Johnston says the Winterhawks' win streak just shows "consistency in how you play, shows that you're at a (certain) level every night. If you want to be a good playoff team — and the playoffs are difficult and challenging — you have to be able to win on the road and at home, you have to be able to play four games in six nights like we did last week, you have to be able to play with that consistency. It shows that your habits are really good and your team is playing sharp and consistently."

    Johnston says another key ingredient has been energy.

    "The guys who were here were excited to have the other players come back and to have some reinforcements, so to speak," Johnston says.

  • Johnston says the key now is focus.

    "Our players generally have a lot of energy; they're young, teen-age guys, they always seem to carry energy to practice and games," he says. "I never worry about their energy too much. I worry about their focus at times. We have to keep them sharp for every opponent, and on their game."

    The firepower and depth on the forward lines "give the team confidence," Johnston says. "If you're down by a couple of goals heading into the third period, you know you have that ability to come back. That's always comforting in a team.

    And you want the reverse part of it, to be confident defensively, and I was very happy with our play 10 to 12 days ago."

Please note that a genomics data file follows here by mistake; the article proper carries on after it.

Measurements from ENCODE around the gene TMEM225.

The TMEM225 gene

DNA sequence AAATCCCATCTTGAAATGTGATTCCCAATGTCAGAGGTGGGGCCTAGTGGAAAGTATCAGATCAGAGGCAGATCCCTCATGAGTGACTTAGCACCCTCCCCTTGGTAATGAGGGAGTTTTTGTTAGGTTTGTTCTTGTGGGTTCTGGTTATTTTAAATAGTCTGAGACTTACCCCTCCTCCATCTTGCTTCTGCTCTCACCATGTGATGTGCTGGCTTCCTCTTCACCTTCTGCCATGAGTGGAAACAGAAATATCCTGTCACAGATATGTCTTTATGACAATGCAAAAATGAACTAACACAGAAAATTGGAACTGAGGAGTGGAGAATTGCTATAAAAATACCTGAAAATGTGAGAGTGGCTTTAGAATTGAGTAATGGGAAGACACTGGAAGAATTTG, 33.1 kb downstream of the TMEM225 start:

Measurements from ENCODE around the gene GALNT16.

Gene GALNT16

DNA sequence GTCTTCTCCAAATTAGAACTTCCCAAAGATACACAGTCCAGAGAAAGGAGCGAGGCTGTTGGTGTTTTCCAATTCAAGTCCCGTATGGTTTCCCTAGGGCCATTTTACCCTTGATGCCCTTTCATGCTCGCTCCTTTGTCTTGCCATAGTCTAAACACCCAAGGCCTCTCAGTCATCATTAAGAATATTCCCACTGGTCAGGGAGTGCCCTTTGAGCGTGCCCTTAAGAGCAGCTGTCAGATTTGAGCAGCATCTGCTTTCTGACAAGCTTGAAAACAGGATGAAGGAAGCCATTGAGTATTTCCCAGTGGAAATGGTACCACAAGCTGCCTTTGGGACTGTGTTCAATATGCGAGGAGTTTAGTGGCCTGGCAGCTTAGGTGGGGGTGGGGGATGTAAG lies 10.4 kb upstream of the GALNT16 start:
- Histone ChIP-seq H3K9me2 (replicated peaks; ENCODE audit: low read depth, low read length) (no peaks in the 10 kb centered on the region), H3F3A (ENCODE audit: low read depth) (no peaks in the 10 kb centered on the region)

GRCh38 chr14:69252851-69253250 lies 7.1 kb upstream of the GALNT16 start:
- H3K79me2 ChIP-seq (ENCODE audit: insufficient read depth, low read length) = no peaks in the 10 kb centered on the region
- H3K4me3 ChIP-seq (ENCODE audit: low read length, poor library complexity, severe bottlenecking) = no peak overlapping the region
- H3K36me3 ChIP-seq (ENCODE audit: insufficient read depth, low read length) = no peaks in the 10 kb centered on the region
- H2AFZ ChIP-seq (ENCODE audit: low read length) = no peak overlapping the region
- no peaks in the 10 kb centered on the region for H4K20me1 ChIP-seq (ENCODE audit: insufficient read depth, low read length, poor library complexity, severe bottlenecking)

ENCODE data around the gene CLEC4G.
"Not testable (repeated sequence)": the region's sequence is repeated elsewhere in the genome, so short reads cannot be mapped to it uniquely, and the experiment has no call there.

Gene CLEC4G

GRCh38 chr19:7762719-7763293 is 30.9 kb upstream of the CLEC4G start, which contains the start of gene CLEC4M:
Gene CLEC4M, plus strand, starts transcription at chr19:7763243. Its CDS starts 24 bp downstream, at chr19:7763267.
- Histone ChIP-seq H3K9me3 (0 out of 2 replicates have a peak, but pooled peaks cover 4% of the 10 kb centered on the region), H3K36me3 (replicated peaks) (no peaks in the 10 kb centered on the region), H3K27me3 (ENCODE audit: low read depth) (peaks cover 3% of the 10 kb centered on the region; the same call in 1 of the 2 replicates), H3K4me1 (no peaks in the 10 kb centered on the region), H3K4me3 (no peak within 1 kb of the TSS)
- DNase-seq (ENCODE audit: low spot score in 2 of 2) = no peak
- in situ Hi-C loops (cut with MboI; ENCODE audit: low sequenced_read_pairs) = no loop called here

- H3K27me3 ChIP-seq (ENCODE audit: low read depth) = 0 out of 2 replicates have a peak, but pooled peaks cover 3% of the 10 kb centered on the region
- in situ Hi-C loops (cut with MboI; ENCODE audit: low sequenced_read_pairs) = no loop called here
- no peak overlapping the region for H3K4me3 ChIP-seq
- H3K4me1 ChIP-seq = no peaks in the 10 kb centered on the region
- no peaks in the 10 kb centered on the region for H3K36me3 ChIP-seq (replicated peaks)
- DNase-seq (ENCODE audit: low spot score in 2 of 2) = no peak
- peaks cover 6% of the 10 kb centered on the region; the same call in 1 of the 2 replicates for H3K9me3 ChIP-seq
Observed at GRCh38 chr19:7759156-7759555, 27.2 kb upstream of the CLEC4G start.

That includes the work of Boes, a 20-year-old who has stepped into the line of fire.

    "Corbin has played extremely well," Johnston says. "He is really valuable for us. And we'll be excited to get Burke back. I expect probably in the next week he should be fine."

  • Five of Portland's final six regular-season games will be at home. Two of those games will be against Seattle, which is second in the U.S. Division, and the Hawks also play at Seattle on March 14, as they conclude with three games in three nights. That last burst includes the March 15 home game with Seattle and March 16 finale at home against Everett.

    "We want to be playing our best hockey down the stretch," Johnston says. "The last three or four games to me are not a lot of focus, unless they mean something to each and every team playing. We just want all parts of our game to be sharp."